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Author Topic: Peanut newbie.. help?  (Read 1086 times)
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fred
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« on: June 12, 2019, 12:25:56 PM »

 Seduced by  Wordguy's peanuts.. I'm attempting  his Mew Gull plan.
Building it shouldn't be too big a bridge to cross, (I hope)  other than it being half the size of my usual build efforts.
 Appropriate Rubber size and suitable prop however is a whole new world of  anxiety tho.
Haven't a clue where to begin..TBH
 Possibly any basic Newbie Guidelines on this?
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PB_guy
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« Reply #1 on: June 12, 2019, 01:25:32 PM »

Why don't you PM Wordguy and get his opinion.
ian
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ZK-AUD
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« Reply #2 on: June 12, 2019, 03:20:33 PM »

Hi Fred,

The single most important thing about peanuts is keeping the weight down.  It's an important paradigm shift that you have to make if you are accustomed to building bigger models.  for most folks they're doing well to keep their first peanut down to 10g but after that they start looking at things a bit harder and aim to get down to around 6-7g   This is quite easily do-able and results in a good aeroplane that will perform well and be easy to trim. The gurus build 'em down to 4g.

Light weight means you get away with thinner lighter rubber which means more turns, less torque and easier trimming.  Less weight means that you don't need the same strength.  If you can dispense with the wire undercarriage you're quids in.

Keeping the weight down means investing in some decent indoor wood (some great suppliers in North America),  lightweight paper, balsa or foam wheels, swapping 1/16 square out for 1/20 or even 1/32, laminated outlines, split ribs,  shaving plastic props until you can see through them etc..  I have a couple of peanut builds on this forum where you can get some ideas  https://www.hippocketaeronautics.com/hpa_forum/index.php?topic=22532.25  https://www.hippocketaeronautics.com/hpa_forum/index.php?topic=20734.msg188049#msg188049

I found a Japanese Mew Gull peanut on OZ and I can see at a glance why you would be seduced by it (almost heading to my building board now!) but a high wing job might give you a better start for peanut number 1 - interestingly there's a peanut plan for Eric Clutton's FRED by Siegfried Glockner on OZ (which would appeal to you).  I built a light version of this as my first peanut.  It was an easy build and it consistently did a minute on 1/16 rubber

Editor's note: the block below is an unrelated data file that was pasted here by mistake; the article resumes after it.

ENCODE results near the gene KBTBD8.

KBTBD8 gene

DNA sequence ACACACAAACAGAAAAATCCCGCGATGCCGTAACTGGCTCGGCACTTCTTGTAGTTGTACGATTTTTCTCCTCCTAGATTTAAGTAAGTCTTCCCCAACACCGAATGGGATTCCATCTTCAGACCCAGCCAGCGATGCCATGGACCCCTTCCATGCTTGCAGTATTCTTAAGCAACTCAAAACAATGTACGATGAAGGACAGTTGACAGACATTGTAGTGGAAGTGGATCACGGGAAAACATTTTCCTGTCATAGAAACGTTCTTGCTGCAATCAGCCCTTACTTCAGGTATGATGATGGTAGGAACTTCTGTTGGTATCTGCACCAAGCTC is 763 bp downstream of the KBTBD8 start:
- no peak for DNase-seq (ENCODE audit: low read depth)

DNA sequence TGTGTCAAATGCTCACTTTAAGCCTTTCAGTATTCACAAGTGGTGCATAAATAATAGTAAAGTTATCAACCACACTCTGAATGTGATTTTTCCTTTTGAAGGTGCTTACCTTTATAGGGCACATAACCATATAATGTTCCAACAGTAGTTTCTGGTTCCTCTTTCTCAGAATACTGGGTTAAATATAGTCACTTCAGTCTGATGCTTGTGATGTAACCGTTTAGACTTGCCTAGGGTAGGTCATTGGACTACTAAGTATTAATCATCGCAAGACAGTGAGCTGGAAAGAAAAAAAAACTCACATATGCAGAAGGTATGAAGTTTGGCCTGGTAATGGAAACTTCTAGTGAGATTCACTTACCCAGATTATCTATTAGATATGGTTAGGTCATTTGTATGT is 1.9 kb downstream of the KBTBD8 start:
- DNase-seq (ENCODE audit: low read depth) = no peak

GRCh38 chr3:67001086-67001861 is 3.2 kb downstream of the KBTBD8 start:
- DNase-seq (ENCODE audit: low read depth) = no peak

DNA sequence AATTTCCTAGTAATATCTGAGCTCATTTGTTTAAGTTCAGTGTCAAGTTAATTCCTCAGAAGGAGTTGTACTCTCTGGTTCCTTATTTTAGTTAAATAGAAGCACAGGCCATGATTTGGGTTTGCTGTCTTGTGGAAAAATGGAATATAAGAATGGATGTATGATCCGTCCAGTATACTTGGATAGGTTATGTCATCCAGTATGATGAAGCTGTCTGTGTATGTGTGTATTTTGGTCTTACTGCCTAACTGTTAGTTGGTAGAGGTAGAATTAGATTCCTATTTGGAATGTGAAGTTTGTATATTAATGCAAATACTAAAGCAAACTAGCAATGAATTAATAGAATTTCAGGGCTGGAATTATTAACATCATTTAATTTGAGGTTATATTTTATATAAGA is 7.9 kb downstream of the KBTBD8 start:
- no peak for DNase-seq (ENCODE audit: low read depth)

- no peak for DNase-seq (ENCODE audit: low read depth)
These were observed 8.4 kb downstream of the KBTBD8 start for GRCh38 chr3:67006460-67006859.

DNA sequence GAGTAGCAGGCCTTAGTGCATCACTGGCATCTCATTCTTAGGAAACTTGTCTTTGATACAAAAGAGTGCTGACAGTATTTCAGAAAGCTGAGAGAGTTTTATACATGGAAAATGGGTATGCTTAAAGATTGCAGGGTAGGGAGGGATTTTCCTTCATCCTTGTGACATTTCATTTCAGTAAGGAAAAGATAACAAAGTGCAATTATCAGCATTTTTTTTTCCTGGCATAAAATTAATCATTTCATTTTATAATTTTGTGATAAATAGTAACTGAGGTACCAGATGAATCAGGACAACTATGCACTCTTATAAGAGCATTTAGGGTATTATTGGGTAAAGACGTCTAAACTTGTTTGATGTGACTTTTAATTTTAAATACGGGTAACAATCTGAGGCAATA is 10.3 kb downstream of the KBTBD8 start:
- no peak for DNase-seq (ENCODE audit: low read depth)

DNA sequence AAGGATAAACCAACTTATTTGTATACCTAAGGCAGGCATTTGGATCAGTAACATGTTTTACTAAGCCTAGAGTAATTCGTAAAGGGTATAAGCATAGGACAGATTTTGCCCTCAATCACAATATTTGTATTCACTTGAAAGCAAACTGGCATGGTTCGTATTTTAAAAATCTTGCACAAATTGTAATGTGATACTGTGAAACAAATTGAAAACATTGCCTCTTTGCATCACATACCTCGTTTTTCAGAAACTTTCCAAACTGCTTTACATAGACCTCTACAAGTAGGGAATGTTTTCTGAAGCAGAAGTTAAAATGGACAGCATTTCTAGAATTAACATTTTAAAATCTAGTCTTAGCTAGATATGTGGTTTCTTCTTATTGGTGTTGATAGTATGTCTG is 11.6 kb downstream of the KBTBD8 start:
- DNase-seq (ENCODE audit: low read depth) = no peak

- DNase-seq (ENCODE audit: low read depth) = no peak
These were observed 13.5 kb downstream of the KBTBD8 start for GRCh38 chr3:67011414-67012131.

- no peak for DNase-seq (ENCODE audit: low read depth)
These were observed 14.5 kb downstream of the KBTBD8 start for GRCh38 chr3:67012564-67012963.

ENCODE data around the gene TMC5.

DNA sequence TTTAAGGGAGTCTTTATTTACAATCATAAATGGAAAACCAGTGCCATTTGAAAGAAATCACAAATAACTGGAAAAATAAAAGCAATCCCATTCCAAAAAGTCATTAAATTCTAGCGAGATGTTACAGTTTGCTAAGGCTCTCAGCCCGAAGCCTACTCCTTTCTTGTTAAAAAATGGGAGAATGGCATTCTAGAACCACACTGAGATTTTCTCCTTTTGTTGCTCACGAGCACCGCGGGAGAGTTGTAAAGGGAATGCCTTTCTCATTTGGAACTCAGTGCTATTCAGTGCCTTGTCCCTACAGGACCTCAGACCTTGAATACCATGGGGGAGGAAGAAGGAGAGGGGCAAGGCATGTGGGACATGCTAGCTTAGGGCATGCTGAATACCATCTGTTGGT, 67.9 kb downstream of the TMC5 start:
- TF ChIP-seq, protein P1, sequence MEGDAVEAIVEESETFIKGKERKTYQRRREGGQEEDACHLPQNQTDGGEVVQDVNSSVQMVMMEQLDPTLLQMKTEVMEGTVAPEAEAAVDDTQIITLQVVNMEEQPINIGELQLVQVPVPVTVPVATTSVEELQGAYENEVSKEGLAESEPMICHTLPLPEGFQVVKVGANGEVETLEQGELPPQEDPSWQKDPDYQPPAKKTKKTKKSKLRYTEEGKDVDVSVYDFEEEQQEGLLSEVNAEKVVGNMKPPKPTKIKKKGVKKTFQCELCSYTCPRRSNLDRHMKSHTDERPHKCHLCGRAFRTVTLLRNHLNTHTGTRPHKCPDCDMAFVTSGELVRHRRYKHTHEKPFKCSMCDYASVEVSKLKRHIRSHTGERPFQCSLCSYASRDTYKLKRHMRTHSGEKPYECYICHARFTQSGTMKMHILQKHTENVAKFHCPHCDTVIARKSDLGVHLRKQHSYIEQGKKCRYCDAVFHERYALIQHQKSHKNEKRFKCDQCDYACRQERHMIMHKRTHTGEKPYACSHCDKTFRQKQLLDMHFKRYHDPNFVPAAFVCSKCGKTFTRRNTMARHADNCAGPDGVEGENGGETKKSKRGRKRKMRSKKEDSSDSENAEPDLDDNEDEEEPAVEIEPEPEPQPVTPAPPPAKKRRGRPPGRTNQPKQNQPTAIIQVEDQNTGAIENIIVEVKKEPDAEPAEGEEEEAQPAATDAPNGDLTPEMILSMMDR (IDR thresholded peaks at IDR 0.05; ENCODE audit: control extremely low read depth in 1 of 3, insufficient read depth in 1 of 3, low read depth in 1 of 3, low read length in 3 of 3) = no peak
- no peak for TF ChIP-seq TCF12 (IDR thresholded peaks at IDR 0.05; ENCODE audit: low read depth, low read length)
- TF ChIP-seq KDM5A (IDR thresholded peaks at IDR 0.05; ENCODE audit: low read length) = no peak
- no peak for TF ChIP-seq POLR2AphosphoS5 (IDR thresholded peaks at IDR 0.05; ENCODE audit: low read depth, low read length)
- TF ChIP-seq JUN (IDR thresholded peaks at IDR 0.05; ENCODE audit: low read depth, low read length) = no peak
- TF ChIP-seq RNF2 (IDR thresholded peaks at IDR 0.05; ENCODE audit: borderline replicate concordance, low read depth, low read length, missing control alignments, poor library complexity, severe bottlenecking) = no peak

Regards, Mike
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TheLurker
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« Reply #3 on: June 12, 2019, 03:58:58 PM »

With the benefit of my vast experience building Peanut scale models *cough* *cough* *cough* - I have built precisely one  - I'd agree with ZK-AUD about high wing monoplanes and suggest the Lacey M-10.  Peck-Polymer do a reasonably good* kit with 1/20" wood and 14g-15g built sans rubber is easily achievable and it will fly very well at that weight.  The M-10 is also a very forgiving model when it comes to trimming.

The only real advice I can give is; buy some good quality tweezers.  You'll need them. Smiley

Cheers,
Lurk.

*It's mostly OK, but there are a couple of wrinkles to watch out for.
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fred
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« Reply #4 on: June 12, 2019, 08:09:17 PM »

Thank you all gentlemen:
 Never occured to PM Wordguy.
 Peanut  ?   because my Granddaughter is Airplane mad.
There is very little, if anything, I wouldn't do for her....being  a first time grandfather.
Peanut seems appropriate for a medium size field/park  and a 30" tall tyke
Scratchbuilt my first model in ~1960  so there's some familiarity with Aero models.
 
However I have no experiences and idea of what rubber to buy /use..1/16th .. 1/8th ?? or even what size prop  is appropriate to a peanut.
 Have a 'few'  redundant Fishing reels to press into rubber winder service tho.
The  rest (hopefully ?) I can manage
Definitely not requiring contest level performance...
But a couple of airborne circles capability will surely please the tyke.. and me.
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TimWescott
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« Reply #5 on: June 12, 2019, 09:04:30 PM »

Bostonians may be a better choice for your ultimate goal.  A bit bigger (16"), they can carry more weight, they don't have to be scale so the construction is simpler, and the official rules say that they should get charisma points, so there's a lot of good looking designs out there.